This amended complaint had two additional theories of recovery beyond those in the original complaint: failure of work by the job, and indemnity. The amended complaint also added Barrier's liability insurer as a defendant and clarified Seafoam's demands for damages


There is some doubt as to whether Seafoam's claim on the August 1984 transaction prescribed even if it were found to be based solely on redhibition. Redhibition actions in Louisiana prescribe one year from the buyer's discovery of the defect if the vendor knew or is chargeable with knowledge of the defect. This discovery is not to be presumed, but it must be proved by the seller. La.Civ.Code Ann. art. 2546. There is a conclusive presumption that a manufacturer knows of the defects in its products and is therefore treated as a bad faith seller. E.g., Phillipe v. Browning Arms, Co., 395 So.2d 310, 318 n. 15 (La.1981). Under the facts of this case, Seafoam arguably did not discover the "defect" in Staytex until April 1985 when it made the second application. Barrier had led Seafoam to believe the problems lay with improper application and not with a defect in the product. The March 1986 suit against Barrier would arguably be within the one-year prescriptive period for redhibition for this claim


It should be noted that La.Civ.Code Ann. art. 2529 is not applicable to Delta or to the case at bar. Art. 2529 reads: "A declaration made in good faith by the seller, that the thing sold has some quality which it is found not to have, gives rise to a redhibition, if this quality was the principal motive for making the purchase." Under the analysis detailed in footnote 4 supra, neither the seller in Delta nor Barrier in the case at bar, acted in good faith in declaring their respective product's qualities. Furthermore, there is some evidence that Barrier employees had actual knowledge of their product's deficiencies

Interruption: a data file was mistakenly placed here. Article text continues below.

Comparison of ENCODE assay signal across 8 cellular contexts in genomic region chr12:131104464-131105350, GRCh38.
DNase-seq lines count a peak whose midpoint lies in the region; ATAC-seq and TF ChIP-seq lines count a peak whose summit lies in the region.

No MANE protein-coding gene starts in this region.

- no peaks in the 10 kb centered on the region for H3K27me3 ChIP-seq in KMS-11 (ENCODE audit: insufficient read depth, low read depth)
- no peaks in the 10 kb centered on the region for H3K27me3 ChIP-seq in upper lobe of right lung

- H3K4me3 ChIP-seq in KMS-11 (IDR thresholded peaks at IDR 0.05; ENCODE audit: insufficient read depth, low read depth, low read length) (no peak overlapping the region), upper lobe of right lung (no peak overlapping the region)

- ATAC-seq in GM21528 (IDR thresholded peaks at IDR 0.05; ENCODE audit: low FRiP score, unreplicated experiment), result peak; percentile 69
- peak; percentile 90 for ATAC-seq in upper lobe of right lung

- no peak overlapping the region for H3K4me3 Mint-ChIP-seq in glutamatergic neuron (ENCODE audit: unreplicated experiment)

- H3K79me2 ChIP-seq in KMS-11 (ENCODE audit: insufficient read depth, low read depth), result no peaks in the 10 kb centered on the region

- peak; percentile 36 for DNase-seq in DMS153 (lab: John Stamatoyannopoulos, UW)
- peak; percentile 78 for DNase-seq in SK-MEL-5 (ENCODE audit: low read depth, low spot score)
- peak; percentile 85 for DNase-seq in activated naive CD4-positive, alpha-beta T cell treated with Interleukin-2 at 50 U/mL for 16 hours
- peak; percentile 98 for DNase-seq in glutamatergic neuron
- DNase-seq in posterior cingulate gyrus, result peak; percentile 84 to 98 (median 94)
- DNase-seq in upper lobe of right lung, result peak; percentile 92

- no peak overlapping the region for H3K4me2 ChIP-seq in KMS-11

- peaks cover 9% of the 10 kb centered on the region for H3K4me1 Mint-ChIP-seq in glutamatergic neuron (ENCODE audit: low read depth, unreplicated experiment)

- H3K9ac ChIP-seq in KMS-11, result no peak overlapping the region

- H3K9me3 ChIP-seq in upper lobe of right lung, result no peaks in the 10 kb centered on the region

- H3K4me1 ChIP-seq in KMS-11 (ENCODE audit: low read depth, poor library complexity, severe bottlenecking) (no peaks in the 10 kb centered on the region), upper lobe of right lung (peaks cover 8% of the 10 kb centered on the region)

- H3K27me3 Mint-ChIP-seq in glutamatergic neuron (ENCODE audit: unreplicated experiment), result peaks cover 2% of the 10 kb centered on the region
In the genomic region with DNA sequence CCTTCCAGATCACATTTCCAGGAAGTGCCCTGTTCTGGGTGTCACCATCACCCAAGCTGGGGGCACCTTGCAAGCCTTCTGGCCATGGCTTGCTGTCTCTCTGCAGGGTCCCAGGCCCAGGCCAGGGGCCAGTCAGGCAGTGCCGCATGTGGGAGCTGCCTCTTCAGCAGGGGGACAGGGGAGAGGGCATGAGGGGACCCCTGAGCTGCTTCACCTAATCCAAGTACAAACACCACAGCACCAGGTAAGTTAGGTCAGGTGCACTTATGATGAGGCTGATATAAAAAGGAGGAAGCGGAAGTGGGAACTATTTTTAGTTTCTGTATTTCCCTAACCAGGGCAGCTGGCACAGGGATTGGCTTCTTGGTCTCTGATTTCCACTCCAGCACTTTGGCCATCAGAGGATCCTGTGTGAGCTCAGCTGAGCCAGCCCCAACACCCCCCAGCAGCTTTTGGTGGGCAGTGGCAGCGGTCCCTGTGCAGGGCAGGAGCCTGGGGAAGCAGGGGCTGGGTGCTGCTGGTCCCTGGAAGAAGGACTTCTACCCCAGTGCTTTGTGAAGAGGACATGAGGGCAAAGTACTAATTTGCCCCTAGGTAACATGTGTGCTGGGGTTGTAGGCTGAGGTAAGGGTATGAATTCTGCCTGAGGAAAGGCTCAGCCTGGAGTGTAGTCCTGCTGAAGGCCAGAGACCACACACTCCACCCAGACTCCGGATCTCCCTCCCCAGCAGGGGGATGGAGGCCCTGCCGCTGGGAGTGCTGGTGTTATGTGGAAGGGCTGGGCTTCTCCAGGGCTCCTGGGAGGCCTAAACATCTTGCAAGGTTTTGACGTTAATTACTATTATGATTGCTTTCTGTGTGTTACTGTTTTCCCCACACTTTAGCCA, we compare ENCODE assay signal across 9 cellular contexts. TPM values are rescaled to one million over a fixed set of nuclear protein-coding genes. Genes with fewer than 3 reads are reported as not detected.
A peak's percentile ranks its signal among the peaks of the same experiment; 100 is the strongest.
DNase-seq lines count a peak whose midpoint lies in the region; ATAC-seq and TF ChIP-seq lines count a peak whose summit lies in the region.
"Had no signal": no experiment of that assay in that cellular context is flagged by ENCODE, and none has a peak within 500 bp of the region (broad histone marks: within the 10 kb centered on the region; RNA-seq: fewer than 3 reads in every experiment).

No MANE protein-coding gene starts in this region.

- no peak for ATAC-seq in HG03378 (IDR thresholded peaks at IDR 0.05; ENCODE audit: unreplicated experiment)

Compare La.Civ.Code Ann. art. 2547 which reads: "A declaration made by the seller, that the thing sold possesses some quality which he knows it does not possess, comes within the definition of fraud, and ought to be judged according to the rules laid down on the subject, under the title: of conventional obligations." The prescription period for such a cause of action might well be 10 years under the fall back prescription provision. La.Civ.Code Ann. art. 3499.


Reconsideration is especially indicated in light of later developments in the dispute. After the district court dismissed Seafoam's case, Seafoam filed its amended complaint in Louisiana state court on April 9, 1987. On May 5, 1987, Barrier removed the case to federal court based on diversity and jurisdictional amount exceeding $10,000. This position is of course inconsistent with Barrier's motion for summary judgment and its brief to this Court but may be justified because Seafoam's amended complaint contains two new theories of recovery (see footnote 3)